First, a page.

"My role is to educate my colleagues on best practices they can implement to obtain better outcomes for patients. We look at compliance with best practice and opportunities to improve compliance. It can be as simple as adding resources or making them more convenient for our caregivers, but we have to talk to frontline health care workers to figure out where the opportunities are," he said.

Infectious Disease Specialist
Charles J. Lerner, MD, epidemiologist for Methodist Healthcare System in San Antonio and past chair of the TMA Committee on Infectious Diseases, says hospital epidemiologists face unique challenges, including the promotion of hand washing and hand hygiene practices among health care workers before and after patient contact.

"In any hospital, when you ask managers to report hand hygiene, they indicate compliance with hand hygiene policies is in the 90th percentile, up to 100 percent. In reality, when we secretly send employees on the floor to observe, known as secret shoppers, compliance is anywhere from 30 percent to 50 percent," he said. Dr. Lerner uses this data to educate health care workers on hand hygiene procedures and to improve adherence to policies.

The role of a hospital epidemiologist is to focus on infection surveillance and control within the institution. This differs from epidemiology at state and local health departments, which focus on the population as a whole.

Dr. Lerner played a role in the investigation of the 2010 Listeria outbreak that affected South Texas. It turned out raw celery was the culprit.

In October 2010, DSHS ordered Sangar Fresh Cut Produce in San Antonio to stop processing food and recall all products shipped from the plant since January 2010. Laboratory tests of chopped celery from the plant indicated the presence of Listeria monocytogenes, a bacterium that can cause severe illness. The testing was part of a DSHS investigation into 10 listeriosis cases, including five deaths, reported to the department in eight months.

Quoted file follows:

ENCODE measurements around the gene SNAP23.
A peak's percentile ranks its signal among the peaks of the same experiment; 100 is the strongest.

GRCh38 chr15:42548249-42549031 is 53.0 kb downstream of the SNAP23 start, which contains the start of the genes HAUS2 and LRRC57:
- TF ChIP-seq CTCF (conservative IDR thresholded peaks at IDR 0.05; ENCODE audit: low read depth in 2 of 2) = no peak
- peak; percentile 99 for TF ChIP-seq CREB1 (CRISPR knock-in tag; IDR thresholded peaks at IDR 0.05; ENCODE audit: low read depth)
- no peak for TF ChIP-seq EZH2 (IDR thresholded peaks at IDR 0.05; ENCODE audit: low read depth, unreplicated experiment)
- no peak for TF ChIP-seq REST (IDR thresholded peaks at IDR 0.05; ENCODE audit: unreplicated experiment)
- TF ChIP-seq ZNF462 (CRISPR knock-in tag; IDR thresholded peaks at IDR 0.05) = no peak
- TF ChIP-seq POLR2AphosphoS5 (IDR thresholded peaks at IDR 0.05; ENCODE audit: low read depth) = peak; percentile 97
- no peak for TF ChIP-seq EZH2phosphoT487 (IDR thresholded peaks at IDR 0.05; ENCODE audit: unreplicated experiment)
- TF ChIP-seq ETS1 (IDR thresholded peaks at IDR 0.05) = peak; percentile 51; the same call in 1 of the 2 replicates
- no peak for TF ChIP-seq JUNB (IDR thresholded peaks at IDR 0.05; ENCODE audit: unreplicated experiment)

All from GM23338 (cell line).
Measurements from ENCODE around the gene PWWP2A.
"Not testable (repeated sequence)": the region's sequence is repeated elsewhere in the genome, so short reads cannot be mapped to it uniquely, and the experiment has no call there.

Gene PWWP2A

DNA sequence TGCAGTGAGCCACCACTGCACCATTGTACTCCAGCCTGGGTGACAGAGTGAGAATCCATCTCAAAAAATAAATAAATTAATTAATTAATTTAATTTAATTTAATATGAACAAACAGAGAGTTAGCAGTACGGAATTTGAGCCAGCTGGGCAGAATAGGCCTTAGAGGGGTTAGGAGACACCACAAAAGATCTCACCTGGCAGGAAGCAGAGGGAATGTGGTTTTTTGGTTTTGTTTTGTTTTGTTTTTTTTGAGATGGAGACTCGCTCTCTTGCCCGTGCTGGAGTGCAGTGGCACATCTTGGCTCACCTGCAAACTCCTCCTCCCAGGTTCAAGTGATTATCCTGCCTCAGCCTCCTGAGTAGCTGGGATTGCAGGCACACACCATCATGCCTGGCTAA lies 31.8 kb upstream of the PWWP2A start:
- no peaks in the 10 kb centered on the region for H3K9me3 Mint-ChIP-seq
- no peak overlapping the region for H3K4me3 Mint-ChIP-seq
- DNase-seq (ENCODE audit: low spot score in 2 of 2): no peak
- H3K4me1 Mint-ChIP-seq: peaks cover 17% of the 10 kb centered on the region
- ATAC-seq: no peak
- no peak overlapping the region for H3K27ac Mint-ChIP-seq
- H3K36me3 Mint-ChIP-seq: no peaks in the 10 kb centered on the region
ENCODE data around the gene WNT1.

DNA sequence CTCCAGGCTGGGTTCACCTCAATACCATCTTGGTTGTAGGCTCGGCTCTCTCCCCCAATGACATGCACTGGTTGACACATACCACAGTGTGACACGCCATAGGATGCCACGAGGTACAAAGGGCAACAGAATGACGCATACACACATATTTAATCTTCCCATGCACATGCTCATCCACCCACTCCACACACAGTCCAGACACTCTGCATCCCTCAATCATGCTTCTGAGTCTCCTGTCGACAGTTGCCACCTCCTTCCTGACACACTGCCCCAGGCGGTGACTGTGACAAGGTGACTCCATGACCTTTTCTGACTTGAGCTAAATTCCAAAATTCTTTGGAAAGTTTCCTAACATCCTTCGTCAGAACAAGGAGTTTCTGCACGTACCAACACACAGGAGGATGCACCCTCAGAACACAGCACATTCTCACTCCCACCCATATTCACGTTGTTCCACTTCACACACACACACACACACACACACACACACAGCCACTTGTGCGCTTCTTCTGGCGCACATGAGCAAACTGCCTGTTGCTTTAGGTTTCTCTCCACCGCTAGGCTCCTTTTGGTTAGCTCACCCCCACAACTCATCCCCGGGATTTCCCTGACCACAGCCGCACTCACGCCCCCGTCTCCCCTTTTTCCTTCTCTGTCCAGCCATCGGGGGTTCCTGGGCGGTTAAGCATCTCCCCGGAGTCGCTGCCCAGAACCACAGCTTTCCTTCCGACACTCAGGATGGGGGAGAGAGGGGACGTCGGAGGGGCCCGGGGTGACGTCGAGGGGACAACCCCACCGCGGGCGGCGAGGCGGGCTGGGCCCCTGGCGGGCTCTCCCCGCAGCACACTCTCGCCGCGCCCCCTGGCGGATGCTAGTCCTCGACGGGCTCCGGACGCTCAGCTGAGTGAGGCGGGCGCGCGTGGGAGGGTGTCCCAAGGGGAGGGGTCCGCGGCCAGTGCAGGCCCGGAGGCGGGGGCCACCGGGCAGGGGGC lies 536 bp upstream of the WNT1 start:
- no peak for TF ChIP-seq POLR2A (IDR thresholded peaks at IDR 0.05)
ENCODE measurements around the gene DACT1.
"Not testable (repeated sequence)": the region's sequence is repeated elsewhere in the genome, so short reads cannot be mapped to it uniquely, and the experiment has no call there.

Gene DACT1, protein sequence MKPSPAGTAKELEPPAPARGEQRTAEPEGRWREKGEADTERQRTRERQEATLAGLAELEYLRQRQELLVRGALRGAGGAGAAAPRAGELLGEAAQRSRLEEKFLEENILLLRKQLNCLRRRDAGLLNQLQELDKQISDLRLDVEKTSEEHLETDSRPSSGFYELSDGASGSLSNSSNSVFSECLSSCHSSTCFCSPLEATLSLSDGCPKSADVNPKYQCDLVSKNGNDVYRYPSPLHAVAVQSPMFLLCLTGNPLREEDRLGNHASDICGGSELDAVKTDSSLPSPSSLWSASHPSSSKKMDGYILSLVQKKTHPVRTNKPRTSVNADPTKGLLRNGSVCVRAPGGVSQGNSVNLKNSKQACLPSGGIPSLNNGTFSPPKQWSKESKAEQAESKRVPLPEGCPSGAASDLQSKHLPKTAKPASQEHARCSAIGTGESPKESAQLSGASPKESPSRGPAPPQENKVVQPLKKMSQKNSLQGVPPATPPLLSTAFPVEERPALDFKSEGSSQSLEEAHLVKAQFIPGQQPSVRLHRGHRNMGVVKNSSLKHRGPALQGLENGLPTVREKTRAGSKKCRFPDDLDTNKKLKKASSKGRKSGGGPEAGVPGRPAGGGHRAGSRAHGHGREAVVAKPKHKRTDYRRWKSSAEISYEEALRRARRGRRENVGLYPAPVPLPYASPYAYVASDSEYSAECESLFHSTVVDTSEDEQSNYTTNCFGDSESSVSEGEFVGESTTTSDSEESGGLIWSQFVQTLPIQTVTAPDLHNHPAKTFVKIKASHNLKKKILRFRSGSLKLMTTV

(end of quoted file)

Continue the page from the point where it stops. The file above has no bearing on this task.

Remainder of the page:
Dr. Lerner collaborated closely with Methodist's infection control department and with DSHS, CDC, and the San Antonio Metropolitan Health District.

"Methodist Healthcare System had 60 percent of the Listeria cases. I did formal investigations with food culturing and kitchen culturing. I met with CDC, DSHS, and the Metro Health District to determine how to go about conducting investigations to ensure they were scientifically rigorous," Dr. Lerner said.

While the Listeria outbreak presented him with an opportunity to investigate a food-borne illness outbreak, Dr. Lerner says he mostly monitors incidences of hospital-acquired infections and colonization in an effort to minimize their spread within the hospital.

"I also work to ensure vaccination against influenza and other communicable diseases for hospital workers, and I promote hand washing and the use of protective equipment to prevent the spread of disease," he said.

Crystal Conde can be reached by telephone at (800) 880-1300, ext. 1385, or (512) 370-1385; by fax at (512) 370-1629; or by email.


March 2012 Texas Medicine Contents
Texas Medicine Main Page